A couple of weeks ago, I called the customer service department of a well-known online retailer because I ordered a gift for someone…and I mistakenly had it mailed to the wrong address.
As I sheepishly explained my situation to the customer service rep (again, this situation was 100% my mistake), the customer service rep said something that both shocked and saddened me:
“Mr. Richards, I really appreciate you for being so patient and for not yelling at me. I’ll be happy to ship another package to the correct address, and I credited your account an extra $10 for being so kind about this situation.”
Wait…what? Let me get this straight.
I was the bonehead who typed in the incorrect address, yet I was given an extra $10 solely for “not yelling” at the customer service rep for a mistake that I made??? And as an added bonus, she happily fixed my problem for me too! All in all, this entire situation probably took less than 15 minutes.
Most people would be very happy about this outcome. So, what is there to be “shocked and saddened” about?
A lot, actually.
It’s Time for a New Normal
After thanking the customer service rep profusely for her kindness, I couldn’t help but to feel a little sad about the situation as I got off the phone with her.
Here was this very sweet woman, who likely spends her typical workday getting verbally eviscerated by rude and entitled customers. And when she finally was able to talk to someone who simply treated her like a human being, she felt the need to offer a monetary reward for it.
In other words, she basically paid me for being kind.
That’s crazy to me.
Last week, I met one of my readers in person. We chatted for 15 minutes before she also said something that shocked me:
“Wow, you’re really the same nice guy in person as you are on your blog. I sincerely applaud you for your integrity–it’s rare and refreshing.”
Please don’t get me wrong–I’m not one of those people who can’t take a compliment. I sincerely appreciate it when people tell me that I’m kind and that I have integrity. What makes me a little sad is that these traits are actually worth celebrating.
Is the bar set so low that being an insufferable jerk is the new normal? Is having a firm grip on our emotions and acting like a decent human being so rare that it should be rewarded? Is being “who you say you are” something that should shock most people?
If so, then we all have some work to do.
And as always, it starts with kindness.
The Courage to be Kind
We live in world where quite a few people view kindness as weakness.
Whether it’s the ramblings of a loud-mouthed politician, the misguided “leadership” philosophy of a bully boss, or the well-meaning advice of friends and family, there is no shortage of people who would like you to believe that this kindness stuff is for suckers and wimps.
They’re all dead wrong.
Kindness is a force that connects people. Kindness shines a light for people when they are struggling with dealing with dark times. Kindness fills our lives with depth, meaning and love. Most of all, I believe that kindness is the most powerful force available to us to positively change the world.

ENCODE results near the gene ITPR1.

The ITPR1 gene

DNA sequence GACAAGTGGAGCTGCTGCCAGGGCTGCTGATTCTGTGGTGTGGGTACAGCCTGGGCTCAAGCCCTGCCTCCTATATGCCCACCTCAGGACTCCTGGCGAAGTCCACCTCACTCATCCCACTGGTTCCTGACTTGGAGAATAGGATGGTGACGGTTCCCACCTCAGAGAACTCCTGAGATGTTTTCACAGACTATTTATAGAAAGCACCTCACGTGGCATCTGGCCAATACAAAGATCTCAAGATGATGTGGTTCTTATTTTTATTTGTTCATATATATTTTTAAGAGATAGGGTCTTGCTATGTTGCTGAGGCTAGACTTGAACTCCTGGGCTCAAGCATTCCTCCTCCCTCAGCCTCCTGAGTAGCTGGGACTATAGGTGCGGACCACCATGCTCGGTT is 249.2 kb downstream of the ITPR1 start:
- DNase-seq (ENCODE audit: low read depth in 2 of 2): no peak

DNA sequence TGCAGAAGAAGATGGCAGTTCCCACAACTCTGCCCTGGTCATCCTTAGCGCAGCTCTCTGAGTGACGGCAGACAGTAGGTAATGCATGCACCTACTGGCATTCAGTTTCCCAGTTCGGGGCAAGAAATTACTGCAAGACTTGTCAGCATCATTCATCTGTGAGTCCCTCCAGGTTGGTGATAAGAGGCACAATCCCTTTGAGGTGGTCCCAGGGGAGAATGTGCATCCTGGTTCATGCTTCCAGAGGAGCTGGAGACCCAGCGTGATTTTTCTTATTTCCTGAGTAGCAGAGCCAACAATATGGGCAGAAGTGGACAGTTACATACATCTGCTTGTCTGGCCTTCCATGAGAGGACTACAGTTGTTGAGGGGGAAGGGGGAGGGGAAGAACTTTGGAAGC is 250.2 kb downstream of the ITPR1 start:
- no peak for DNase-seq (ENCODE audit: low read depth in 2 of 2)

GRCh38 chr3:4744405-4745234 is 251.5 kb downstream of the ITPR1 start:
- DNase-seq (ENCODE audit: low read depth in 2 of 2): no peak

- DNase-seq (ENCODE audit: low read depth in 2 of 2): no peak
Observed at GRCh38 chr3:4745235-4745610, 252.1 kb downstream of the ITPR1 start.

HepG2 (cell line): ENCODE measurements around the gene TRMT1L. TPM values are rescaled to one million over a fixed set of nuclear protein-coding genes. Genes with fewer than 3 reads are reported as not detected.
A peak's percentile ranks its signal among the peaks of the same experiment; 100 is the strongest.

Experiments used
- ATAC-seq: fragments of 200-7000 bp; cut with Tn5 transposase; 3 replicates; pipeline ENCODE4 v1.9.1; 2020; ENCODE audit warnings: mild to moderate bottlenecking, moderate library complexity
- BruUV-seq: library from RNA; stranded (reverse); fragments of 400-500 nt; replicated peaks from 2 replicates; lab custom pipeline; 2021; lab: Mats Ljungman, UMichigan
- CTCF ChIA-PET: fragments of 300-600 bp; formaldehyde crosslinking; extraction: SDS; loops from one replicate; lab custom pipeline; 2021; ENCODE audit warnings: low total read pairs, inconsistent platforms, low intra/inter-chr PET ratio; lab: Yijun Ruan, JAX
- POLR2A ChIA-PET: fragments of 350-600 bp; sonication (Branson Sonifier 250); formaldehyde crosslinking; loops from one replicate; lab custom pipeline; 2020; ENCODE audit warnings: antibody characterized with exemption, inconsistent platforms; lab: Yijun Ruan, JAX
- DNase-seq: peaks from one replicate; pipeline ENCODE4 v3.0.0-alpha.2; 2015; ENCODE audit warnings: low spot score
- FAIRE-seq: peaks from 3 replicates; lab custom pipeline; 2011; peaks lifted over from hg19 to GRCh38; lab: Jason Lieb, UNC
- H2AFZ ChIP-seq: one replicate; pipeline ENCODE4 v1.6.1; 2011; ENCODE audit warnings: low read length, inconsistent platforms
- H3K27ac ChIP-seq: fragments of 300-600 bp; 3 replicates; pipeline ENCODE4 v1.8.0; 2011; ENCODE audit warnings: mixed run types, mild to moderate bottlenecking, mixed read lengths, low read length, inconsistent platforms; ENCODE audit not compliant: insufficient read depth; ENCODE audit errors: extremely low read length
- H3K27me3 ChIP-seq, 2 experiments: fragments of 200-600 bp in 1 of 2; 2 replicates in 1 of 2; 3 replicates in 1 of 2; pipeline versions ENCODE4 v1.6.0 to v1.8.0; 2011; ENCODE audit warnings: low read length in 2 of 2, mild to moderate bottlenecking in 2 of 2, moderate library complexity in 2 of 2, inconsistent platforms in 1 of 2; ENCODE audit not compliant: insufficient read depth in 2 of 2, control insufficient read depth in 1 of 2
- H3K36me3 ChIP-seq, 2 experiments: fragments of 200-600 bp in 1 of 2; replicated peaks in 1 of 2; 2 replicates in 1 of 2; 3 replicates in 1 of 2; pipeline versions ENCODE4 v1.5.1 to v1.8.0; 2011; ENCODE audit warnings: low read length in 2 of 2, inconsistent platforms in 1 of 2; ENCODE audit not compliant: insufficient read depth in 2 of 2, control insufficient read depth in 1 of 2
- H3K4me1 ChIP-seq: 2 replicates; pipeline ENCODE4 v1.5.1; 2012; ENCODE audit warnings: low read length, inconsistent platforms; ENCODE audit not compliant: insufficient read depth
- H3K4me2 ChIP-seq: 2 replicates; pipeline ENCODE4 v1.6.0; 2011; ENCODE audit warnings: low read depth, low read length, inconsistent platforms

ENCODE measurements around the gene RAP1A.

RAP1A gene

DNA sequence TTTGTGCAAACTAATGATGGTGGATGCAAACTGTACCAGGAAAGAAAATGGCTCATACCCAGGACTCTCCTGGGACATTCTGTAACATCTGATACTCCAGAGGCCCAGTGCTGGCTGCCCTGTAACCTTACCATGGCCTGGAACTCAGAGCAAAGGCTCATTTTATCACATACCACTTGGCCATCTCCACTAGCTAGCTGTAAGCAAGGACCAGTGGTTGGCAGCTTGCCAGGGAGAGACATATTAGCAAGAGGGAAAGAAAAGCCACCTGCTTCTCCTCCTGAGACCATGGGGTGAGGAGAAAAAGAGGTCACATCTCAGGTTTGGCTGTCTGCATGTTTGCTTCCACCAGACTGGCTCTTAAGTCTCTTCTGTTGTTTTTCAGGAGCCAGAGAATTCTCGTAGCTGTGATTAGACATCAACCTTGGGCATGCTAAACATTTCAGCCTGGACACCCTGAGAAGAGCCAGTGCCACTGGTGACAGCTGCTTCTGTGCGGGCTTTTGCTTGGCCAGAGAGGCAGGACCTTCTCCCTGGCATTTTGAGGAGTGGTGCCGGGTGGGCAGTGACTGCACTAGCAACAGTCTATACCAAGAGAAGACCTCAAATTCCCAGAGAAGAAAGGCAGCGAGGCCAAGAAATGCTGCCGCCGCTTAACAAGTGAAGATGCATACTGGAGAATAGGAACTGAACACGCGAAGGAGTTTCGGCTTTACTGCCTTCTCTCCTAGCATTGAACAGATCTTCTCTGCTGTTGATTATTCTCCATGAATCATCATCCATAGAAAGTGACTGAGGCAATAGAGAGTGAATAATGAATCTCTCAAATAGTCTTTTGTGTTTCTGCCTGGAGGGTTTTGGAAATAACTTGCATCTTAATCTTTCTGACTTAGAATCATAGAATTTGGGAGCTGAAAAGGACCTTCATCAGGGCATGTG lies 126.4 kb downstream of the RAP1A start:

What you might not be aware of is that kindness requires courage.
It takes courage to be kind when your coworkers and boss are telling you to leave your compassion in the parking lot before you enter the office.
It takes courage to be kind when you’ve opened your heart to someone, and that person stomped on it and left it in tiny pieces.
It takes courage to be kind to people who are not kind to you.
All of this is true–but if we’re serious about leaving the world a little better than we found it, then we’re going to have to dig deep to do what the average Joe and Jill don’t have the guts to do:
Be kind anyway.
We Can All Be A Little Kinder
I’m going to assume that if you like to hang out on a blog called “The Positivity Solution” that you probably already buy into the idea that kindness is a good thing, so I’ll spare you the hard sell.
What I will say is that everyone reading these words (and the guy writing them) can still be kinder to others. No one alive has reached his/her kindness maximum.
So that’s my challenge for us. Can we be a little kinder, just today?
It doesn’t matter if it’s to your coworkers, your annoying neighbor, your significant other, the guy who just cut you off on the freeway, your kids, the friend who is always there for you, your parents, or the customer service rep who just hooked you up. You can leave your stamp on them by giving them a little more kindness today than you normally do.
The ways to do this are infinite, so I’ll leave the details to you. But can I leave you with one last suggestion?
There’s no time to lose. The world needs more kindness now, and you can start giving it freely to others (and yes, to yourself too) the minute that you’re done reading this.
This is how we’ll actively change the world.
Do you think that the lack of kindness is the new normal? How have you seen kindness positively impact your life or the lives of others? How do you deal with the people who believe that kindness is a form of weakness? Jump into the comment section below and make your voice heard!